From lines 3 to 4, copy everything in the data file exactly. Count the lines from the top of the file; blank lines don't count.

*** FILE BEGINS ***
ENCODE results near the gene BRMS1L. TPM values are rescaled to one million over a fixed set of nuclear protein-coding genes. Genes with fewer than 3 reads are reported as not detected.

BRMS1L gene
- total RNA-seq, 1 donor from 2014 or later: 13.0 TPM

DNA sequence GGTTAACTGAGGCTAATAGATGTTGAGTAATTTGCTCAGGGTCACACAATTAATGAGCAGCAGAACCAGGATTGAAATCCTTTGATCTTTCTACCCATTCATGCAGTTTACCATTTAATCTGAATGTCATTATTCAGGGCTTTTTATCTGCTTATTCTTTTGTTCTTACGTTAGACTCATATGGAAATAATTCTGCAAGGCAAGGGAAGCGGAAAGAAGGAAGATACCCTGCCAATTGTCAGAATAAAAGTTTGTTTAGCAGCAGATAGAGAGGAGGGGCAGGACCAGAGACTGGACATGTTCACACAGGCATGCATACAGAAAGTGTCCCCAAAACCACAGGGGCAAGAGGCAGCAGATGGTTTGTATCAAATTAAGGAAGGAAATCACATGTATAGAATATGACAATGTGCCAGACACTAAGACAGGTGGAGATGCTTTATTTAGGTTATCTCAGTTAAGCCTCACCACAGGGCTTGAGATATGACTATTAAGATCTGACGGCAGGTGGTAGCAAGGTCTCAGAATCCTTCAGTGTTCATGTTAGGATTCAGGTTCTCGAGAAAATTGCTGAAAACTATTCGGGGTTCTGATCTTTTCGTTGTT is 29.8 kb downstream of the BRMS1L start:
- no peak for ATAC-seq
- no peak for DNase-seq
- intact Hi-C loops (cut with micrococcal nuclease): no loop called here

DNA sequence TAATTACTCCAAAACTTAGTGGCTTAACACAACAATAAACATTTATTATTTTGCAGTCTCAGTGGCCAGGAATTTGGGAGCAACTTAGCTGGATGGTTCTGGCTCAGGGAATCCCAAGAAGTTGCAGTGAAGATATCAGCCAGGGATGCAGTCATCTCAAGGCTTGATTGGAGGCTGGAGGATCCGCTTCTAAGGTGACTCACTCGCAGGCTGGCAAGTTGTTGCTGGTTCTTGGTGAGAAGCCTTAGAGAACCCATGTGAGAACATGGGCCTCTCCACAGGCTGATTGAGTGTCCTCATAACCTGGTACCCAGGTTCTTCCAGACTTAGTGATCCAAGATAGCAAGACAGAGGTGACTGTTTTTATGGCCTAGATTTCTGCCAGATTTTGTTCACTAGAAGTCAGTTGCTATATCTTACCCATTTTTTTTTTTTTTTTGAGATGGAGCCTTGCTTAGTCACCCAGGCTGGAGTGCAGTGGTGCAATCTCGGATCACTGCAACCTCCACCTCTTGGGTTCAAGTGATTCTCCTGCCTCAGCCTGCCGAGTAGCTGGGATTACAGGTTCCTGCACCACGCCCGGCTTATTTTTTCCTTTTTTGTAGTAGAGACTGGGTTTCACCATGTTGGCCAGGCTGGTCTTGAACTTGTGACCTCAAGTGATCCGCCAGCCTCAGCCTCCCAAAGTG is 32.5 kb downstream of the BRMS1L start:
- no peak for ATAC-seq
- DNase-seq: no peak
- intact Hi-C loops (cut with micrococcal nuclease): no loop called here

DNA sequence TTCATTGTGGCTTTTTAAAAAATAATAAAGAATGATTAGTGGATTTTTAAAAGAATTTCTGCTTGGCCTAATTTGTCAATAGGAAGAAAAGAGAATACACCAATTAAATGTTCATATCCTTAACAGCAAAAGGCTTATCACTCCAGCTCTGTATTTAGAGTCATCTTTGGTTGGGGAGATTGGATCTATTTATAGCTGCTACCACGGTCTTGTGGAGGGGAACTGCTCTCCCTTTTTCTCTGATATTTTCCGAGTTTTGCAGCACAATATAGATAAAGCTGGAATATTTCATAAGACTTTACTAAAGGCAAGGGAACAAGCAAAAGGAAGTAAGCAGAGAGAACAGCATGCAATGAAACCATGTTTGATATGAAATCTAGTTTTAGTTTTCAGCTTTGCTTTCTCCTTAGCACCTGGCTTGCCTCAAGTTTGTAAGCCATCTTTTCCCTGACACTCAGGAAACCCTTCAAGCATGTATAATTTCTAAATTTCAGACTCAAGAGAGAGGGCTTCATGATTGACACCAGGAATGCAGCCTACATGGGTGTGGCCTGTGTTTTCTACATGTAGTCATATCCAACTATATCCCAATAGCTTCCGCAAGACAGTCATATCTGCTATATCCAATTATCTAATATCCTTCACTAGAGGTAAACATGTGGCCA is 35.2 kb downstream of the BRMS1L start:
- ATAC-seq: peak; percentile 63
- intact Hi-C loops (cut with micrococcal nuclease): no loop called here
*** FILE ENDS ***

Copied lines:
- total RNA-seq, 1 donor from 2014 or later: 13.0 TPM

DNA sequence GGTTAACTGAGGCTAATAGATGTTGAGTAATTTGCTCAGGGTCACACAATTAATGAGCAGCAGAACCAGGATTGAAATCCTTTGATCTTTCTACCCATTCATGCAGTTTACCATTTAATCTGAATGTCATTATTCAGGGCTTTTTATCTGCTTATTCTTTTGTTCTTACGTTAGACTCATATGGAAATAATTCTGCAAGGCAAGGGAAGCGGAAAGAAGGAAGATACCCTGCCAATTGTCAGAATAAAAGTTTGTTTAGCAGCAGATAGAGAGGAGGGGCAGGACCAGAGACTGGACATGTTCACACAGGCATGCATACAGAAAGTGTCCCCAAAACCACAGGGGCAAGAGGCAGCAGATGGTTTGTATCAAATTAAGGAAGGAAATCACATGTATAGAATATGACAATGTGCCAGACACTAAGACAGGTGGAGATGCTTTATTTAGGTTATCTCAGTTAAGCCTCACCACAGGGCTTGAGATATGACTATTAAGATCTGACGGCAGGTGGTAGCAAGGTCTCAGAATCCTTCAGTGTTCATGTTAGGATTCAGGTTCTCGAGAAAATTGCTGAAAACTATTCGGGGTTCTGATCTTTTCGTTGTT is 29.8 kb downstream of the BRMS1L start: